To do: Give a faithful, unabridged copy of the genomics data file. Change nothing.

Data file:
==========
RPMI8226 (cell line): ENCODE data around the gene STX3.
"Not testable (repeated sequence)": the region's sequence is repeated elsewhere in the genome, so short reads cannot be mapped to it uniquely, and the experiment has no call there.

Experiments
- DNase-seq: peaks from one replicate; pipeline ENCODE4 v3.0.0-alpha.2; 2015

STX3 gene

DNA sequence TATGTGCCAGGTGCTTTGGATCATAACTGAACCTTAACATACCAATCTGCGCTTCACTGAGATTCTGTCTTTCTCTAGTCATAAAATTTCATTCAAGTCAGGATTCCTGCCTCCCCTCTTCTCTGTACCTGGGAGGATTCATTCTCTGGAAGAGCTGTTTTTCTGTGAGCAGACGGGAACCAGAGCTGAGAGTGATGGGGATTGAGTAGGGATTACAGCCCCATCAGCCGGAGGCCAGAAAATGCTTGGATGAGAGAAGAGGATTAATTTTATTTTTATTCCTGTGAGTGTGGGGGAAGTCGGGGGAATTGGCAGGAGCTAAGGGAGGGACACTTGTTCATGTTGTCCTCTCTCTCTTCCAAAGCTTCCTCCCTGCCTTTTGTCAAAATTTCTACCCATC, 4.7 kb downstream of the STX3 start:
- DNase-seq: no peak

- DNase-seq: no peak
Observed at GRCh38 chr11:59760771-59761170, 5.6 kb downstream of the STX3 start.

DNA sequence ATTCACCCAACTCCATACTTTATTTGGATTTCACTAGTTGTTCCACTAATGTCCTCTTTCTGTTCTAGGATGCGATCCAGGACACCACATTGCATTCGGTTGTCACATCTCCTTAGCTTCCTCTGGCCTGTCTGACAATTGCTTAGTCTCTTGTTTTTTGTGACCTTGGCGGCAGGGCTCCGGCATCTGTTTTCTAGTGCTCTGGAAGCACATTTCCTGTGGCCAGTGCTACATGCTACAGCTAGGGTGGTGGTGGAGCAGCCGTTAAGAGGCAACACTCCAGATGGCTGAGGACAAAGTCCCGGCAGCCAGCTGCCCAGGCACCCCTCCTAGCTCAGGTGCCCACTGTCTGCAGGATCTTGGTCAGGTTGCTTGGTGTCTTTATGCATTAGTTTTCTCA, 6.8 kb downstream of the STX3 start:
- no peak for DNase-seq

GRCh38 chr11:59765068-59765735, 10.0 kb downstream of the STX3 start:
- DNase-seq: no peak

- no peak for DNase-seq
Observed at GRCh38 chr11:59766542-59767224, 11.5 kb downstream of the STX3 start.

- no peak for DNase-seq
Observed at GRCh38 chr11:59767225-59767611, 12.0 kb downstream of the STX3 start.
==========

RPMI8226 (cell line): ENCODE data around the gene STX3.
"Not testable (repeated sequence)": the region's sequence is repeated elsewhere in the genome, so short reads cannot be mapped to it uniquely, and the experiment has no call there.

Experiments
- DNase-seq: peaks from one replicate; pipeline ENCODE4 v3.0.0-alpha.2; 2015

STX3 gene

DNA sequence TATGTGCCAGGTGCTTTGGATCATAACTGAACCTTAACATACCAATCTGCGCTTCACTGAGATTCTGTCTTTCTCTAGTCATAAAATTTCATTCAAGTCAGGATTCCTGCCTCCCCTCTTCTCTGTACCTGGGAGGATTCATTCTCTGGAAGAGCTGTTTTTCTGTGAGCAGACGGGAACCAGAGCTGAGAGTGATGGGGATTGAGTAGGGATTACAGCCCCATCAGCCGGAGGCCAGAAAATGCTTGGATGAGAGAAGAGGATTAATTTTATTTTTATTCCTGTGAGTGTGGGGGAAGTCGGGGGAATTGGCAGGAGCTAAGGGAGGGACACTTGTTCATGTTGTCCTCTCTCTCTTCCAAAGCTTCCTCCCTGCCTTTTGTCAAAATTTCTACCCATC, 4.7 kb downstream of the STX3 start:
- DNase-seq: no peak

- DNase-seq: no peak
Observed at GRCh38 chr11:59760771-59761170, 5.6 kb downstream of the STX3 start.

DNA sequence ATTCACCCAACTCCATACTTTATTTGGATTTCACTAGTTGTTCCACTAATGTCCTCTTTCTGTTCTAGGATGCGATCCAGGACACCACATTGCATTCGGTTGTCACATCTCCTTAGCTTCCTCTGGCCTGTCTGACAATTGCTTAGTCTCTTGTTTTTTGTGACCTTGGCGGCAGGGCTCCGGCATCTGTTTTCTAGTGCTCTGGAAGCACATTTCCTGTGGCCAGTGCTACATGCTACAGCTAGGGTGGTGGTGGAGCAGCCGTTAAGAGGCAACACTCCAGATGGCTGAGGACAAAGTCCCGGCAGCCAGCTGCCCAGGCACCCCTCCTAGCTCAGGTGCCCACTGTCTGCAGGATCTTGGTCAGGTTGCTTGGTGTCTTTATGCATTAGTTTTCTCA, 6.8 kb downstream of the STX3 start:
- no peak for DNase-seq

GRCh38 chr11:59765068-59765735, 10.0 kb downstream of the STX3 start:
- DNase-seq: no peak

- no peak for DNase-seq
Observed at GRCh38 chr11:59766542-59767224, 11.5 kb downstream of the STX3 start.

- no peak for DNase-seq
Observed at GRCh38 chr11:59767225-59767611, 12.0 kb downstream of the STX3 start.